“Run, you have to run,” she thought. She stifled a scream as someone touched her.
“I missed you, come back to bed,” he said.
She lingered in his arms for only a split-second, closing her eyes briefly and touching his arm with her hand before pulling away. Then she turned and her face was different from the girl that he knew.
“I want you to get out. Get out of here right now. And go out the back so no one sees you,” she said, her voice emotionless, hard and cold.
He looked at her puzzled, sure he must be misunderstanding.
“Get out damnit,” she shouted, clenching her fists and squeezing her eyes shut so she wouldn’t have to look at him. She pulled open a drawer and pulled out a gun.
“I made a mistake you’re not who I thought you were. I don’t know you, get the hell out,” she repeated, pulling back the hammer.
He reached out to touch her.
“Midii,” he said, his voice confused again and his eyes puzzled.
She backed away.
“Get out before I shoot,” she said, turning away and finally hearing the door close behind him.
She ran to the window and watched him walk away down the back alley in the rain. She dropped to the floor and cried in big gulping sobs. “I’m sorry,” she said. “I love you.”
The door crashed open suddenly and she stood up, dashing the tears from her eyes and pointing the gun at the three men standing there.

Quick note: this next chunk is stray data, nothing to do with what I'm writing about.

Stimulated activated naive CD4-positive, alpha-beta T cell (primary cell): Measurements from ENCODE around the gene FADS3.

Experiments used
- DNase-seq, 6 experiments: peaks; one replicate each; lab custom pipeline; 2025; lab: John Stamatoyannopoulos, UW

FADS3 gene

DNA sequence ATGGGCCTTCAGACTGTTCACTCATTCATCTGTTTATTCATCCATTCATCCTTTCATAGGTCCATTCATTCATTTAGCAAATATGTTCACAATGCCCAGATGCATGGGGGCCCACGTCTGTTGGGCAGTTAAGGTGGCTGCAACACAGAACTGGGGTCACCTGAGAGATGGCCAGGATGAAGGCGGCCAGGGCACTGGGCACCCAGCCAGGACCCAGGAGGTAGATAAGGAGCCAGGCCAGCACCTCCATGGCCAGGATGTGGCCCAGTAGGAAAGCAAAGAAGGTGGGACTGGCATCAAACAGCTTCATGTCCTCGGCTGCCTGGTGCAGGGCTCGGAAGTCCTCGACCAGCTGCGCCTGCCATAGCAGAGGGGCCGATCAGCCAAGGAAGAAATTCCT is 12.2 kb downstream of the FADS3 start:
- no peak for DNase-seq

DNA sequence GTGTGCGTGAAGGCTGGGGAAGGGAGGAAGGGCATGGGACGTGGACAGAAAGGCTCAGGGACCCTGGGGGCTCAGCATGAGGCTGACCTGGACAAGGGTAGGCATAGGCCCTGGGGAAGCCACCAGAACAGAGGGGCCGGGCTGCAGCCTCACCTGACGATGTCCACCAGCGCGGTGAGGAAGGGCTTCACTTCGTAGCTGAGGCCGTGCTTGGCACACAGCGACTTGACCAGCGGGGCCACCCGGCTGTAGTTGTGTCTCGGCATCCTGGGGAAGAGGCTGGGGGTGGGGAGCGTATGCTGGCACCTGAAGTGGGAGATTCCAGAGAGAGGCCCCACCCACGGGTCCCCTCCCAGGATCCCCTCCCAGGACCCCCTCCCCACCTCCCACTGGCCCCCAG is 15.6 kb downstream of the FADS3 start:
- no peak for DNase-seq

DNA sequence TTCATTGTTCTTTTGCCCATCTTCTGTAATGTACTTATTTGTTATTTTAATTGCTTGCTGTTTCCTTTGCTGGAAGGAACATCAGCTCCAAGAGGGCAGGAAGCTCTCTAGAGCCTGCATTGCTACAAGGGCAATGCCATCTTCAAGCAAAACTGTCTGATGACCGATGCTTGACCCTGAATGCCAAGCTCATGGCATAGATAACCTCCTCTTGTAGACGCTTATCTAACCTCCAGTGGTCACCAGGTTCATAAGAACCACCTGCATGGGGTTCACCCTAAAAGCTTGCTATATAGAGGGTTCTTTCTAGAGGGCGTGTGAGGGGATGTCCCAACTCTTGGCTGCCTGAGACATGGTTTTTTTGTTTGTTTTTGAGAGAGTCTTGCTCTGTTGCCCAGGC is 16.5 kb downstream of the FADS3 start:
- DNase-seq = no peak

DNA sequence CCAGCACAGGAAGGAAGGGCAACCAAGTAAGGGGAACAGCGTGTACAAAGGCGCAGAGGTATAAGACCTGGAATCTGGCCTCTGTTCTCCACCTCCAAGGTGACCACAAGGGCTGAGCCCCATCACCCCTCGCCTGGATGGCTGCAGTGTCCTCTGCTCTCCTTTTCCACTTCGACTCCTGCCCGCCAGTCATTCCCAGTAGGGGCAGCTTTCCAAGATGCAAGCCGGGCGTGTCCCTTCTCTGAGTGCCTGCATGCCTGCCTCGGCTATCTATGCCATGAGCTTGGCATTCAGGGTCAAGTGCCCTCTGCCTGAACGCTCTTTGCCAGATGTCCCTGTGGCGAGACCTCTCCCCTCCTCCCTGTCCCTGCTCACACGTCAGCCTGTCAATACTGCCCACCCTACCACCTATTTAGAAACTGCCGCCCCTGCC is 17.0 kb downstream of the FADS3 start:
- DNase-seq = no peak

One of the younger Romefeller agents felt disappointment. Was this the girl they’d been chasing so long? He’d expected a cool, exotic woman, not this teary-eyed young girl clutching a bathrobe around her in one hand and a gun in the other. She was nothing.
“Drop the gun or I’ll shoot,” one of the men said.
She laughed, the sound mixed with a sob.
“Just get it over with,” she said, pulling her trigger and letting the shot hit the door behind them.
“Just go ahead and kill me. Next time I won’t miss,” she said, she’d seen him again there was no more reason to go on living. They’d had a single night, but she couldn’t be with him now or ever. Better to die now before he remembered what she was.
She didn’t even feel the bullet that took her life.
It was dark and he was cold again. Alone again. The pattern of the lights on the wet pavement made his injured head ache. He walked, looking at the ground, not seeing the people around him.
A girl under a huge umbrella carrying a bag of groceries stared at the young man walking in the rain.
“Trowa,” she called uncertainly.
And he turned to look at her.